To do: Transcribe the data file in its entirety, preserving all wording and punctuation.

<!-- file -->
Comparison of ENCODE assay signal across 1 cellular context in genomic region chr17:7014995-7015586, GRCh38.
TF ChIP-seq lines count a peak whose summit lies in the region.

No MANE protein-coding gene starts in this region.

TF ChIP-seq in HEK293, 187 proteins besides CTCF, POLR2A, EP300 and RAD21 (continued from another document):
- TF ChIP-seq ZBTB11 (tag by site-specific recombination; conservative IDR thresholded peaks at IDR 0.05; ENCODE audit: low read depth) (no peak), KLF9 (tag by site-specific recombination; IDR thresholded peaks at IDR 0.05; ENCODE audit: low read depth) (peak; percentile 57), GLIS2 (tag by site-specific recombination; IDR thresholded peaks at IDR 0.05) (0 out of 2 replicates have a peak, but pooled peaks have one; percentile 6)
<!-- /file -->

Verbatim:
Comparison of ENCODE assay signal across 1 cellular context in genomic region chr17:7014995-7015586, GRCh38.
TF ChIP-seq lines count a peak whose summit lies in the region.

No MANE protein-coding gene starts in this region.

TF ChIP-seq in HEK293, 187 proteins besides CTCF, POLR2A, EP300 and RAD21 (continued from another document):
- TF ChIP-seq ZBTB11 (tag by site-specific recombination; conservative IDR thresholded peaks at IDR 0.05; ENCODE audit: low read depth) (no peak), KLF9 (tag by site-specific recombination; IDR thresholded peaks at IDR 0.05; ENCODE audit: low read depth) (peak; percentile 57), GLIS2 (tag by site-specific recombination; IDR thresholded peaks at IDR 0.05) (0 out of 2 replicates have a peak, but pooled peaks have one; percentile 6)